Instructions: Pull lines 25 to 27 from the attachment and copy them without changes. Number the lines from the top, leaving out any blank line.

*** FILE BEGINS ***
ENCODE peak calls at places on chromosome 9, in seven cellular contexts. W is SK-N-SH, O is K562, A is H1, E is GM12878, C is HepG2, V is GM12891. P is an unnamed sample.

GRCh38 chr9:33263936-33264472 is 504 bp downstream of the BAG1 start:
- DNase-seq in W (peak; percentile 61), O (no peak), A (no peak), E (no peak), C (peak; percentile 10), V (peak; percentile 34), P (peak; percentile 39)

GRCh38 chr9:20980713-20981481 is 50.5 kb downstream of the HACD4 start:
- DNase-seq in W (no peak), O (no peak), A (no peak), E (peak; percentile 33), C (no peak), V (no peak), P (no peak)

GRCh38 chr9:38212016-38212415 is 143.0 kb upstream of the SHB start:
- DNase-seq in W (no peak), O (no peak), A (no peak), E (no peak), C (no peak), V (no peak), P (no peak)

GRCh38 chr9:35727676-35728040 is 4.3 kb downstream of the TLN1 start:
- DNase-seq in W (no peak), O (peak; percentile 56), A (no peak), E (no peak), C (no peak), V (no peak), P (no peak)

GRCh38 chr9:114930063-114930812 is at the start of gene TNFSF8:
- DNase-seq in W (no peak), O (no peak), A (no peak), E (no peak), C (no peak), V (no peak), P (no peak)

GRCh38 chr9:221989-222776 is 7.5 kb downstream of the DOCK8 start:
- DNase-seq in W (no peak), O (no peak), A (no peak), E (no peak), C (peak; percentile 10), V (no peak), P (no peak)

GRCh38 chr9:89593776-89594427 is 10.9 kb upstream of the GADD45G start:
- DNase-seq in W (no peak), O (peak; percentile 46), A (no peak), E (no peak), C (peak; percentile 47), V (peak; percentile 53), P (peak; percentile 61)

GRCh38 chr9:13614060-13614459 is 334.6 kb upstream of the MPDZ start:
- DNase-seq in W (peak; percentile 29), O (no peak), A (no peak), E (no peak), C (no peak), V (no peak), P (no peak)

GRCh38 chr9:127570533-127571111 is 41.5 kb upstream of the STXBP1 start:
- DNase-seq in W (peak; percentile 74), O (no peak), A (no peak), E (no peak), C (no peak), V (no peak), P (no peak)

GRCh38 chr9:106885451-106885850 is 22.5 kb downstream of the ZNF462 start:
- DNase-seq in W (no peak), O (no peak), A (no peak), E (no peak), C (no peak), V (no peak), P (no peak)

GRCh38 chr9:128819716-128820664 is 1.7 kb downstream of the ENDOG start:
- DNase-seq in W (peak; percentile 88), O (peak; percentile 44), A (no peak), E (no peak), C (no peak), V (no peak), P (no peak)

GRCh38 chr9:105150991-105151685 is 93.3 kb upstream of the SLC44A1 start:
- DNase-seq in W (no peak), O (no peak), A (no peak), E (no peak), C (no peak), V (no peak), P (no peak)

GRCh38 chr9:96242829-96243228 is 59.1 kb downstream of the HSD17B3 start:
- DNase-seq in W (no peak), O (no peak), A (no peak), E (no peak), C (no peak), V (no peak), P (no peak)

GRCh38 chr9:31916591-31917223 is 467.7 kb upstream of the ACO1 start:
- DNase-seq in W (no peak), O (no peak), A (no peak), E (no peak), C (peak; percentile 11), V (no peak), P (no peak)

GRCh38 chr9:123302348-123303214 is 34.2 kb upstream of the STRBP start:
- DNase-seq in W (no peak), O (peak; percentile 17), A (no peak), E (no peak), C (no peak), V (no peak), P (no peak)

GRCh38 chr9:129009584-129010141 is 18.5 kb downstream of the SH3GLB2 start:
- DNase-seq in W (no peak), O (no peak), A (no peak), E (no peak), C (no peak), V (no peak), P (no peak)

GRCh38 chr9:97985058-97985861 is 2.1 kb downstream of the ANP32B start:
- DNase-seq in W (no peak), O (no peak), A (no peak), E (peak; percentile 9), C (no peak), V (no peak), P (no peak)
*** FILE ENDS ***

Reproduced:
- DNase-seq in W (no peak), O (no peak), A (no peak), E (no peak), C (no peak), V (no peak), P (no peak)

GRCh38 chr9:96242829-96243228 is 59.1 kb downstream of the HSD17B3 start:
- DNase-seq in W (no peak), O (no peak), A (no peak), E (no peak), C (no peak), V (no peak), P (no peak)